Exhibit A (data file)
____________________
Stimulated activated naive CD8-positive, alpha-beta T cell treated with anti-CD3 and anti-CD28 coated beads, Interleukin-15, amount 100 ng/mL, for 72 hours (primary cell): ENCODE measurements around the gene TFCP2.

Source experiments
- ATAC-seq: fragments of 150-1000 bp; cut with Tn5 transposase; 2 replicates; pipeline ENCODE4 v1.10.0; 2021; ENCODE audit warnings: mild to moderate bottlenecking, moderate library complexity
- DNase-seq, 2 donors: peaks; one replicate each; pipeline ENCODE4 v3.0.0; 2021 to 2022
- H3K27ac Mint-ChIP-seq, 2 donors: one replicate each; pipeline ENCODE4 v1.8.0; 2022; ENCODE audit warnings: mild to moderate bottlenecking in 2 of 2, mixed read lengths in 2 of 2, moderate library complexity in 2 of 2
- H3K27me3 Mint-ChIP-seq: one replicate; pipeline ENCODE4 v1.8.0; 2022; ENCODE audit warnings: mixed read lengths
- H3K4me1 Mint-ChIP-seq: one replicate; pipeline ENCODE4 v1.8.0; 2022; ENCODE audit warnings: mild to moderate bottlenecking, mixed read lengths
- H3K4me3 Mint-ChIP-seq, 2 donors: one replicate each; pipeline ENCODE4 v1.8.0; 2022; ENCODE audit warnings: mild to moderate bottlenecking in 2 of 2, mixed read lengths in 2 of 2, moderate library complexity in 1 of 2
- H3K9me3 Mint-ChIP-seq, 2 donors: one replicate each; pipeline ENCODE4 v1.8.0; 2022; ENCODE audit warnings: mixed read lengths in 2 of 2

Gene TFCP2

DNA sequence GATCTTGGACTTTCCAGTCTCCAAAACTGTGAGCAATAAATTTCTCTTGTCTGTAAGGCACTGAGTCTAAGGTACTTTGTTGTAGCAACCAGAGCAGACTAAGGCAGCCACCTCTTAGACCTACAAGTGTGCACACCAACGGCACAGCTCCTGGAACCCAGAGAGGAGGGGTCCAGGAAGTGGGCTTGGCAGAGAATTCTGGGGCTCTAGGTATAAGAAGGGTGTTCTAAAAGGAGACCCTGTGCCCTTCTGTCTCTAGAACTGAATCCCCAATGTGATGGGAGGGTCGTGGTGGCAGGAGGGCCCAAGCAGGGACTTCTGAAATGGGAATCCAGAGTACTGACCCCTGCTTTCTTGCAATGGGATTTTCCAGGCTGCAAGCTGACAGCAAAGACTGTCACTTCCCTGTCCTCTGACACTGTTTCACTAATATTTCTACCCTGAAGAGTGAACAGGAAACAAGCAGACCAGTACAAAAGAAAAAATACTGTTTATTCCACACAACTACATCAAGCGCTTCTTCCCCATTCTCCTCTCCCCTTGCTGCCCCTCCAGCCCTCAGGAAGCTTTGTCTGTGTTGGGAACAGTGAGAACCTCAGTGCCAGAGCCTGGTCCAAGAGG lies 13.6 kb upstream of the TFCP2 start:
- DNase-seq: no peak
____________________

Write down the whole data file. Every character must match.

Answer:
Stimulated activated naive CD8-positive, alpha-beta T cell treated with anti-CD3 and anti-CD28 coated beads, Interleukin-15, amount 100 ng/mL, for 72 hours (primary cell): ENCODE measurements around the gene TFCP2.

Source experiments
- ATAC-seq: fragments of 150-1000 bp; cut with Tn5 transposase; 2 replicates; pipeline ENCODE4 v1.10.0; 2021; ENCODE audit warnings: mild to moderate bottlenecking, moderate library complexity
- DNase-seq, 2 donors: peaks; one replicate each; pipeline ENCODE4 v3.0.0; 2021 to 2022
- H3K27ac Mint-ChIP-seq, 2 donors: one replicate each; pipeline ENCODE4 v1.8.0; 2022; ENCODE audit warnings: mild to moderate bottlenecking in 2 of 2, mixed read lengths in 2 of 2, moderate library complexity in 2 of 2
- H3K27me3 Mint-ChIP-seq: one replicate; pipeline ENCODE4 v1.8.0; 2022; ENCODE audit warnings: mixed read lengths
- H3K4me1 Mint-ChIP-seq: one replicate; pipeline ENCODE4 v1.8.0; 2022; ENCODE audit warnings: mild to moderate bottlenecking, mixed read lengths
- H3K4me3 Mint-ChIP-seq, 2 donors: one replicate each; pipeline ENCODE4 v1.8.0; 2022; ENCODE audit warnings: mild to moderate bottlenecking in 2 of 2, mixed read lengths in 2 of 2, moderate library complexity in 1 of 2
- H3K9me3 Mint-ChIP-seq, 2 donors: one replicate each; pipeline ENCODE4 v1.8.0; 2022; ENCODE audit warnings: mixed read lengths in 2 of 2

Gene TFCP2

DNA sequence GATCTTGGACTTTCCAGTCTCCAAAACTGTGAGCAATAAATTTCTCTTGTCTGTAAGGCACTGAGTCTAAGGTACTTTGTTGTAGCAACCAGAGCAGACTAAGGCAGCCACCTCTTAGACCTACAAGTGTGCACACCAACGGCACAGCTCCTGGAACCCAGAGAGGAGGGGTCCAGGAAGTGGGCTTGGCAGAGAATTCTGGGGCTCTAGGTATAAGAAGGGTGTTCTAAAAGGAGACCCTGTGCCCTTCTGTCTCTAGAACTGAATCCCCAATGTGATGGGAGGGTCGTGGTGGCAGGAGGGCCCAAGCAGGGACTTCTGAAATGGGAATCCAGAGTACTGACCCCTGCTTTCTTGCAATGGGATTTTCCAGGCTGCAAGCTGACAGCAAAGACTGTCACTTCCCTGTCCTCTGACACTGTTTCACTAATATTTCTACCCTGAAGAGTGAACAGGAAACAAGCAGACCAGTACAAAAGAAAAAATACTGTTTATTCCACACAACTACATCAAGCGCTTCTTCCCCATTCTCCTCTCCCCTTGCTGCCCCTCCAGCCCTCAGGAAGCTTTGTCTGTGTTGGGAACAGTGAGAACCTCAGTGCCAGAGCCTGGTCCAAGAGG lies 13.6 kb upstream of the TFCP2 start:
- DNase-seq: no peak